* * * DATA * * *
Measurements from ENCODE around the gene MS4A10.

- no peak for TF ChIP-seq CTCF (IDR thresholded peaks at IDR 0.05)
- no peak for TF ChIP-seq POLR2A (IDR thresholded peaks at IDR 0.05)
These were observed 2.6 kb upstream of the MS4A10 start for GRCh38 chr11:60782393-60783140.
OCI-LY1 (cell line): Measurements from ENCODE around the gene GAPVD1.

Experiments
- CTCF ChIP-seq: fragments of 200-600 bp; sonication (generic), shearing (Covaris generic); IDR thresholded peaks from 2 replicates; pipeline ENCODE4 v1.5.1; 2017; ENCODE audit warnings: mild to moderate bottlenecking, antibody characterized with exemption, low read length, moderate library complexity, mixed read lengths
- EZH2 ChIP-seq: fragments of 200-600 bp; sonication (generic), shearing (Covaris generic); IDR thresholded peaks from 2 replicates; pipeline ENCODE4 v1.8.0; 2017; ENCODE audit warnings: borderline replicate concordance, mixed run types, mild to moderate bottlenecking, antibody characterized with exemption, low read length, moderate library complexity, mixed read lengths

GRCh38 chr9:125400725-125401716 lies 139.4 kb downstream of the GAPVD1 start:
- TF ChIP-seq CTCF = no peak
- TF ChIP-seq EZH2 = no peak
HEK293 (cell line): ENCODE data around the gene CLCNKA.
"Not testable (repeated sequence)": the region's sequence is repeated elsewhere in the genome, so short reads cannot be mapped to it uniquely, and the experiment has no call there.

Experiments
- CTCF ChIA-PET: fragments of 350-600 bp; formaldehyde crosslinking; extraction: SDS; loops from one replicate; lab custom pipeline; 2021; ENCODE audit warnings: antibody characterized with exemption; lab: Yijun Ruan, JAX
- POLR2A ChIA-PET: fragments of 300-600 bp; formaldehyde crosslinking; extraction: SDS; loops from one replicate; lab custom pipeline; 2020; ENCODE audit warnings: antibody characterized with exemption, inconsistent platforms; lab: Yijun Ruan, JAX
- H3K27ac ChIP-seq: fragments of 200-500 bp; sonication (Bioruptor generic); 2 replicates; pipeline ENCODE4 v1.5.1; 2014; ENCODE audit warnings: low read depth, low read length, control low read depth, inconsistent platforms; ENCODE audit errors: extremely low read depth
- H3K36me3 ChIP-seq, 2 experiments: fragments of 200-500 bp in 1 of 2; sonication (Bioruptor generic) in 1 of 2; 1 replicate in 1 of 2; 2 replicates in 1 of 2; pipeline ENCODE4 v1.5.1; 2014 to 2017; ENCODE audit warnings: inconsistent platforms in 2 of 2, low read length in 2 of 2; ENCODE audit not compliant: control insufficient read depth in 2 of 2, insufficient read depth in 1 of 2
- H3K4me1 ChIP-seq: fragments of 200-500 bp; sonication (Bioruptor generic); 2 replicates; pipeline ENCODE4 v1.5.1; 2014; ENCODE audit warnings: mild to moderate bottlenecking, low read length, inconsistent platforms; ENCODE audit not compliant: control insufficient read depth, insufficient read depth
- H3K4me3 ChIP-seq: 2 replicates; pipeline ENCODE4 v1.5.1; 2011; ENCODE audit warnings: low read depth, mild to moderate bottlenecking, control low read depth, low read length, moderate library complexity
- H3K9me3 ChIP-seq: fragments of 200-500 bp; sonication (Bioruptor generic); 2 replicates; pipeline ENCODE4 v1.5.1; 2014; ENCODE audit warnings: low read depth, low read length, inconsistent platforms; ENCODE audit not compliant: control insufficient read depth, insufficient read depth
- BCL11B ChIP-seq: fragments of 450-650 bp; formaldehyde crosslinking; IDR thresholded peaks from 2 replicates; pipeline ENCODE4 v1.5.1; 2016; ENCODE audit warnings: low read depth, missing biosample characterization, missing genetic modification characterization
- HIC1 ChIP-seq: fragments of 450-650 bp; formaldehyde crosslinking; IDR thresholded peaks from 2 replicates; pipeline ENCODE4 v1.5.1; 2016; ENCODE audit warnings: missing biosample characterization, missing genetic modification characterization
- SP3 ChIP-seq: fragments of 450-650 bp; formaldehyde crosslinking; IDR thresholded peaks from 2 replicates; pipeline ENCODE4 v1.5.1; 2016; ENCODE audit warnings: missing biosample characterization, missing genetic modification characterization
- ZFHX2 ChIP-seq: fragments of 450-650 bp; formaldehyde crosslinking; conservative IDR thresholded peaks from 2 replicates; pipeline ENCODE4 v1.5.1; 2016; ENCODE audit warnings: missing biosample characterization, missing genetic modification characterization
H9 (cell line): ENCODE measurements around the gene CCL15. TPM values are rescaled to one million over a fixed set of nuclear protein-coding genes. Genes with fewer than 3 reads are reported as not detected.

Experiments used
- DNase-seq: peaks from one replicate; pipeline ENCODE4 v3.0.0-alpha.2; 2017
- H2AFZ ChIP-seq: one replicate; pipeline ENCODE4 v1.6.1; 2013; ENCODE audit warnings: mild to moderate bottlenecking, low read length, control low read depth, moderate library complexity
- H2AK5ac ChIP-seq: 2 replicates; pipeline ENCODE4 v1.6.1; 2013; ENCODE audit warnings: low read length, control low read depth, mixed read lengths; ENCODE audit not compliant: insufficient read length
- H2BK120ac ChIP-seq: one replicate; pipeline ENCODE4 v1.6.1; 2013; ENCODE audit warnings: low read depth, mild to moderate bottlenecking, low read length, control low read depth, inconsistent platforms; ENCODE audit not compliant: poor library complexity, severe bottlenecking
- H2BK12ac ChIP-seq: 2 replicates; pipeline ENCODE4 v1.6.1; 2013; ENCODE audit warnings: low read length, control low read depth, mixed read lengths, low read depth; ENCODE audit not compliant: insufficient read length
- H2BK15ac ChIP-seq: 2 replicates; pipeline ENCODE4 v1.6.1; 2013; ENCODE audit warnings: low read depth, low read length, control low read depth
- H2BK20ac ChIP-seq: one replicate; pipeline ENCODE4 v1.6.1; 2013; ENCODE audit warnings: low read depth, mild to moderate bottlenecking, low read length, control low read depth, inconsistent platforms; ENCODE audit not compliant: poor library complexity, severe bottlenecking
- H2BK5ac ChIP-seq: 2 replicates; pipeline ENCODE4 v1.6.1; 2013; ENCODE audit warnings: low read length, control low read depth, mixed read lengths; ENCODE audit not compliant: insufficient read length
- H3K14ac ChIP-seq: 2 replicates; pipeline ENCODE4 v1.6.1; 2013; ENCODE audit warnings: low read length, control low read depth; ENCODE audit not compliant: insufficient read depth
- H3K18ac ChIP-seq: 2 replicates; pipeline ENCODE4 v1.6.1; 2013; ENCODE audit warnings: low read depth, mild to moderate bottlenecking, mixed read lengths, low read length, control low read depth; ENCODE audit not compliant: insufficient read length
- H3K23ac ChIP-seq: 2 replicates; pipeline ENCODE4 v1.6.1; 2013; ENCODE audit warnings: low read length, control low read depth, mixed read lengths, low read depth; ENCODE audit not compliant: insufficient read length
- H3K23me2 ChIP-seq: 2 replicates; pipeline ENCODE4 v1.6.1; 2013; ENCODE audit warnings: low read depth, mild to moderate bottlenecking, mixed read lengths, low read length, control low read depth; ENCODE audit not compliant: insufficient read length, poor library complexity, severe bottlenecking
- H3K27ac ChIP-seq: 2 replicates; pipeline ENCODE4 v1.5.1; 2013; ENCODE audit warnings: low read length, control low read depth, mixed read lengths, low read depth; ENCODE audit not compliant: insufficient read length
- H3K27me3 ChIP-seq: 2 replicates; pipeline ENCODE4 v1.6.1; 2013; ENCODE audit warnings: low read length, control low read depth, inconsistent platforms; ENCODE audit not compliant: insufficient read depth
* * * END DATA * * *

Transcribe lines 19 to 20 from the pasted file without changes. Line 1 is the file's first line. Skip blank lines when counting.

- H3K4me1 ChIP-seq: fragments of 200-500 bp; sonication (Bioruptor generic); 2 replicates; pipeline ENCODE4 v1.5.1; 2014; ENCODE audit warnings: mild to moderate bottlenecking, low read length, inconsistent platforms; ENCODE audit not compliant: control insufficient read depth, insufficient read depth
- H3K4me3 ChIP-seq: 2 replicates; pipeline ENCODE4 v1.5.1; 2011; ENCODE audit warnings: low read depth, mild to moderate bottlenecking, control low read depth, low read length, moderate library complexity